From: saolesen <saolesen(at)sirentel.net>
Date: Aug 27, 2019
Subject: Re: GNS 480 problems
Thanks Dave and Charlie. I had a chance to go to the hangar briefly, so I checked the where the tray is placed. It is actually slightly proud on one side and even on the other. I noticed the panel screw was slightly loose so I tightened it , but that didnt fix the problem. Ill have more time tomorrow so Ill check out the pin depth placement. I had the back of the tray off to get a pin in for the position source for the ADS-B out transponder. That may have have moved the pins adversely. Thanks again! Sheldon Olesen Sent from my iPad > On Aug 26, 2019, at 1:53 PM, saolesen wrote: > > > My GNS 480 wont turn on. Ive checked the wiring to the radio tray and there is the proper voltage at the proper pins. I also attached the 480 to a bench power supply and it turned on just fine. Sliding the radio back in the tray and turning it on there was nothing. So my question is: If I replace the female power and ground pins in the 37 pin dsub will that take care of the problem? I am thinking there is wear at the pin-socket junction. Is there something else I should look at? I have had no problems with the tray and the radio prior to this, so I am looking for some one who has solved the problem before. The plane and radio have 902 hours of use. > > I also had transmission problems recently which were resolved by switching from the Bose Lemo plug to the standard jacks and Dave Clarks. I have since switched back and everything is working normally again. > > Sheldon Olesen > > Sent from my iPad > > > > > > ________________________________________________________________________________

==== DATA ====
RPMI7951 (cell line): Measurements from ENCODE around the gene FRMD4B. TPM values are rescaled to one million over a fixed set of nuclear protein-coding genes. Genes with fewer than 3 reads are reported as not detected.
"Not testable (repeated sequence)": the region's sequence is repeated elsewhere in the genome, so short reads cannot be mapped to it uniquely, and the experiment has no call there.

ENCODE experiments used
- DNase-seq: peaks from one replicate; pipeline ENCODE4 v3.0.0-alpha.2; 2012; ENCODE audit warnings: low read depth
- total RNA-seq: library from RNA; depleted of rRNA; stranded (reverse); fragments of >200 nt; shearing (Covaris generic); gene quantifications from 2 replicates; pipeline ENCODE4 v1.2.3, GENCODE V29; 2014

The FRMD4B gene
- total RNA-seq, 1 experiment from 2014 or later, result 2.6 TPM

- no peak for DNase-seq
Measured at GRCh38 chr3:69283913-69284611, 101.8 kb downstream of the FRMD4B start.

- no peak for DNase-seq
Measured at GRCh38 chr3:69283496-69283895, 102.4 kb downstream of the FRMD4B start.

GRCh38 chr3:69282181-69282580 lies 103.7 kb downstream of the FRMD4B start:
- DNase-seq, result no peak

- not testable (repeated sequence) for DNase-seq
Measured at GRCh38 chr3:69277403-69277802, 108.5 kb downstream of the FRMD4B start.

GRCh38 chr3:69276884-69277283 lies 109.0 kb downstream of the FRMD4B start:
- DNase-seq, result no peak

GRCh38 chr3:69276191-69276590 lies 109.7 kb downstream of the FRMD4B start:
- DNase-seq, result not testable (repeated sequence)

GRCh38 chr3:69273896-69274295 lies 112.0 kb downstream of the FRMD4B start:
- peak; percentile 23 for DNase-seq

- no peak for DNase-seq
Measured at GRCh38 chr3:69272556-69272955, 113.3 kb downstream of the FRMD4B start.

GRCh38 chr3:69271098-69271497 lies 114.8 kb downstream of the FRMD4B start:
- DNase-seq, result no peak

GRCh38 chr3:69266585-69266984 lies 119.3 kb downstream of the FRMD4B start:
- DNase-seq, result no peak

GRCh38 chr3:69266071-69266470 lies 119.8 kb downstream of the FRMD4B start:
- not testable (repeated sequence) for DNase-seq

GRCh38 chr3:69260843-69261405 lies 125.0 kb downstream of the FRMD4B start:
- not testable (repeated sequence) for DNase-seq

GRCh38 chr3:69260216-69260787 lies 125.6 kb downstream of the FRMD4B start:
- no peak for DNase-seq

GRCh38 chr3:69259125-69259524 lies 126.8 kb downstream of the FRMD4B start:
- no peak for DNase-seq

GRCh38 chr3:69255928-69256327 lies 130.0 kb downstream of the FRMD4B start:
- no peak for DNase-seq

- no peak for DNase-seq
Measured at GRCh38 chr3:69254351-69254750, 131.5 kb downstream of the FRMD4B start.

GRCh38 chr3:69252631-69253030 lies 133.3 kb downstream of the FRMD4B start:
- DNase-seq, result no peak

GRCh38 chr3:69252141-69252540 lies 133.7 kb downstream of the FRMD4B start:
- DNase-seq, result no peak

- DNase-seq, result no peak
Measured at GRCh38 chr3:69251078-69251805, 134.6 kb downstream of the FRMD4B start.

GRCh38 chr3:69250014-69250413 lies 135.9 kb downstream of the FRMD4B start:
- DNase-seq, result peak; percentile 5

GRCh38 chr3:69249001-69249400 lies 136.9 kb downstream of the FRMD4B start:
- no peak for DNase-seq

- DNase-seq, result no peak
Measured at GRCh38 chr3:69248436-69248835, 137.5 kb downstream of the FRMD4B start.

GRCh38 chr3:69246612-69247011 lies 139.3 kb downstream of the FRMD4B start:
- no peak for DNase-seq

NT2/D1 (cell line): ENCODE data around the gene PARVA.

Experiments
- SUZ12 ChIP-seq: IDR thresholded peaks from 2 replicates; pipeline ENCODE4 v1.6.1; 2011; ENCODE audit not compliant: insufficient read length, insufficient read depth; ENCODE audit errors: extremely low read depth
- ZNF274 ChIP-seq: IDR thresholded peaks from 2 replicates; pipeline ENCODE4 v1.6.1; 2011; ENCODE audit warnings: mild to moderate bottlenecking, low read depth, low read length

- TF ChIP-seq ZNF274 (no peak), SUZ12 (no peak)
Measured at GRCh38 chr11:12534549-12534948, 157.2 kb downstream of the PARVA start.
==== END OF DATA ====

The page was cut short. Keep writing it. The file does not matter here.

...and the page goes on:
Date: Aug 28, 2019
From: Henador Titzoff <henador_titzoff(at)yahoo.com>
Subject: Re: ARINC Wiring Shield?